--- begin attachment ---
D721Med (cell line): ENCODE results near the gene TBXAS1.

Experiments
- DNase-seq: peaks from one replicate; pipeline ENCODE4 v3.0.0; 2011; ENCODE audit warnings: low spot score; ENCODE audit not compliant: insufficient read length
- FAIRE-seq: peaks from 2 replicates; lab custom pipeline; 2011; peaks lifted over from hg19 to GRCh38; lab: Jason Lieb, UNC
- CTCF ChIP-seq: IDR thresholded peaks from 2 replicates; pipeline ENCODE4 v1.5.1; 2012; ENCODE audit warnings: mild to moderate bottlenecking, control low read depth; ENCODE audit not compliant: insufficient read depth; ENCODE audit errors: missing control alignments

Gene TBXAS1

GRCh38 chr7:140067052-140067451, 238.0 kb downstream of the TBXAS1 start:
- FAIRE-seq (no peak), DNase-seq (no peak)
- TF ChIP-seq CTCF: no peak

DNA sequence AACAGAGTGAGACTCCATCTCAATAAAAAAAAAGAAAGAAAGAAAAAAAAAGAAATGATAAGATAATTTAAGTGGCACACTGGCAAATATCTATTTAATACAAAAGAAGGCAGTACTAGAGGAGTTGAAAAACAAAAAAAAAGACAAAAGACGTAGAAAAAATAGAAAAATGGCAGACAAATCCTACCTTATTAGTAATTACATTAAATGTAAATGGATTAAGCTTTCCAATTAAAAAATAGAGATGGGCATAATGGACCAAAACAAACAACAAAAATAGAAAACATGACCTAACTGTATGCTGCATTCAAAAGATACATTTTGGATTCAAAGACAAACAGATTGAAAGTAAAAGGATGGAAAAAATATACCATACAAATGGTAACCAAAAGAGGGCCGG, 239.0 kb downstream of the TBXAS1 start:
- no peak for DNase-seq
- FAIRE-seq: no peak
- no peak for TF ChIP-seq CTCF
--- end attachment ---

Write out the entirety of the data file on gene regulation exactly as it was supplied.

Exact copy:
D721Med (cell line): ENCODE results near the gene TBXAS1.

Experiments
- DNase-seq: peaks from one replicate; pipeline ENCODE4 v3.0.0; 2011; ENCODE audit warnings: low spot score; ENCODE audit not compliant: insufficient read length
- FAIRE-seq: peaks from 2 replicates; lab custom pipeline; 2011; peaks lifted over from hg19 to GRCh38; lab: Jason Lieb, UNC
- CTCF ChIP-seq: IDR thresholded peaks from 2 replicates; pipeline ENCODE4 v1.5.1; 2012; ENCODE audit warnings: mild to moderate bottlenecking, control low read depth; ENCODE audit not compliant: insufficient read depth; ENCODE audit errors: missing control alignments

Gene TBXAS1

GRCh38 chr7:140067052-140067451, 238.0 kb downstream of the TBXAS1 start:
- FAIRE-seq (no peak), DNase-seq (no peak)
- TF ChIP-seq CTCF: no peak

DNA sequence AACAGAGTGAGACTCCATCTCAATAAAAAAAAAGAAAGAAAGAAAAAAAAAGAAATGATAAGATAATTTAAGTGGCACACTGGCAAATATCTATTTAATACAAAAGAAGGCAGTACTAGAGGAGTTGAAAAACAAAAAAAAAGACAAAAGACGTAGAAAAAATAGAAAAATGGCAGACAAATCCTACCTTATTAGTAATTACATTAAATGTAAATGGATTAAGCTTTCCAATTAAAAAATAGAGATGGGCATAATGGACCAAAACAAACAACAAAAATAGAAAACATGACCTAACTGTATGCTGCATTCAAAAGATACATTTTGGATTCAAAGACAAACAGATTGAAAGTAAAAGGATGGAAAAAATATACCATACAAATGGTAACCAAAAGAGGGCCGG, 239.0 kb downstream of the TBXAS1 start:
- no peak for DNase-seq
- FAIRE-seq: no peak
- no peak for TF ChIP-seq CTCF